Life after the finals

By ivan2006 in NYU - Class of 2007 on Dec 27, 2006

Dear all:

Finally the exam period is over, and I call tell you that as hard as it can look in the first week of exams, everybody manages to survive… Personally speaking, I have been studying hard since Halloween, and harder after Thanksgiving – and still, on the eve of an important exam, you wish you had one more day to review it all… A good planning helps, of course (for instance, I have seen some friends of mine who had started to study for the exams on Thanksgiving in a state of absolute desperation in the days preceding the exams), but it is no guarantee of success, for the following reasons: 1) Here at NYU, you don´t have a break after the end of classes to study for the exams – you finish your classes on Friday and you may have your first exam next Monday -, so you cannot decide to forget about the upcoming classes and focus on the previous stuff. You have to work hard preparing your classes until the very end, and you should start reviewing the materials as well. As you can imagine, this is a lot of work… 2) You may have read the books in advance, but you are learning so many things that after a couple of weeks you may have forgotten the minor (yet important) details … And it happened to me more than once: I even ran across some old notes of mine about an issue that I completely forgot… And then I thought: jeez, I was supposed to know that! But it happens – sometimes you cannot remember everything… Let me summarize briefly some important things to know about the exams:

1)Have good outlines – even though you may think you have it all under control by having a good book, sometimes you have only a couple of days to review it all, and you may be tired after studying for other exams and writing papers. Obviously, this is not the best scenario to start reading 300 pages… So here is my advice: spend more time preparing the classes and make some decent word document summarizing your readings. Then, at class, take notes that complement your first outline. At the end of the term, you will just have to print it – and voilà, you have a good summary of the book and the comments of your professor. You will not have to read everything again, and you will study the most important issues in less time.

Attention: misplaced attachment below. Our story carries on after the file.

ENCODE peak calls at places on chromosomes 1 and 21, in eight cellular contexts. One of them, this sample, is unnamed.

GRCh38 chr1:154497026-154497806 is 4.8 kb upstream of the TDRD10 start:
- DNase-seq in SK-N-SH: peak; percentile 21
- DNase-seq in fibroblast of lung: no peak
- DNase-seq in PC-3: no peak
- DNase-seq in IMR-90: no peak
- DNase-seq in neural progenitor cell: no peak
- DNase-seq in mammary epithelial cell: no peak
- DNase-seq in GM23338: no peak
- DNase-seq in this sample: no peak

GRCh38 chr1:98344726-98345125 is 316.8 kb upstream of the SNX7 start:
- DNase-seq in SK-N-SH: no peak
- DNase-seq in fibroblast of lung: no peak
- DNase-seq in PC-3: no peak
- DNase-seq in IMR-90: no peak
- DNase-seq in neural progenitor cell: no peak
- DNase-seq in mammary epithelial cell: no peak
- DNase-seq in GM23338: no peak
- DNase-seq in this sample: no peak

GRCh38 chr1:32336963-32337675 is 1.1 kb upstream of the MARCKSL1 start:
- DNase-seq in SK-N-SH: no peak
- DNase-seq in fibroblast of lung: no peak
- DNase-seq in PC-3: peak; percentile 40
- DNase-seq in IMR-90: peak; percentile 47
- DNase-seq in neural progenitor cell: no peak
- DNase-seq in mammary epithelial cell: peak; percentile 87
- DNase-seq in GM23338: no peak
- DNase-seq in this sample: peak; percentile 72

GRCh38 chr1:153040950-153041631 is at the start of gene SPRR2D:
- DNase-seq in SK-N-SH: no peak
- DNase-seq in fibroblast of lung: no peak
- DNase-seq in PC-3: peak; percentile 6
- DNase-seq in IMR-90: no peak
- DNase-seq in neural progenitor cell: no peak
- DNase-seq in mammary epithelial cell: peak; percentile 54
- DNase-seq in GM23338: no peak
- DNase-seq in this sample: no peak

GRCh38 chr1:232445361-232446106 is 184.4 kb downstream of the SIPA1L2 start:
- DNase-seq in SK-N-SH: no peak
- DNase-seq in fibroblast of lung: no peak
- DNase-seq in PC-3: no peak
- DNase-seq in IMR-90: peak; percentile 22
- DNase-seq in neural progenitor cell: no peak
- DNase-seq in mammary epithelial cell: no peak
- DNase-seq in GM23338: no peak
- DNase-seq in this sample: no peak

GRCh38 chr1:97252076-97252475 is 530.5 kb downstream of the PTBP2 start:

2)The most important thing about an exam is finishing it – if you think an exam should measure your knowledge, you have a point from a theoretical standpoint; however, reality is different. What you will find most of the times are exams that are extremely long and made for you not to finish it. So if you know all those beautiful theories that you are dying to explain in your exam, forget about it. You may lose time in one single question that prevents you to finish the other ones, and no matter how good you do the first one, you will not be able to get the grade you deserve if you don´t finish it all. So here´s my piece of advice: in your exam, you will find some recommendations about the suggested completion time of each question – follow them. And if you are wasting too much time in one question and the suggested time elapses, move ahead – it will be more efficient for you from a grading perspective.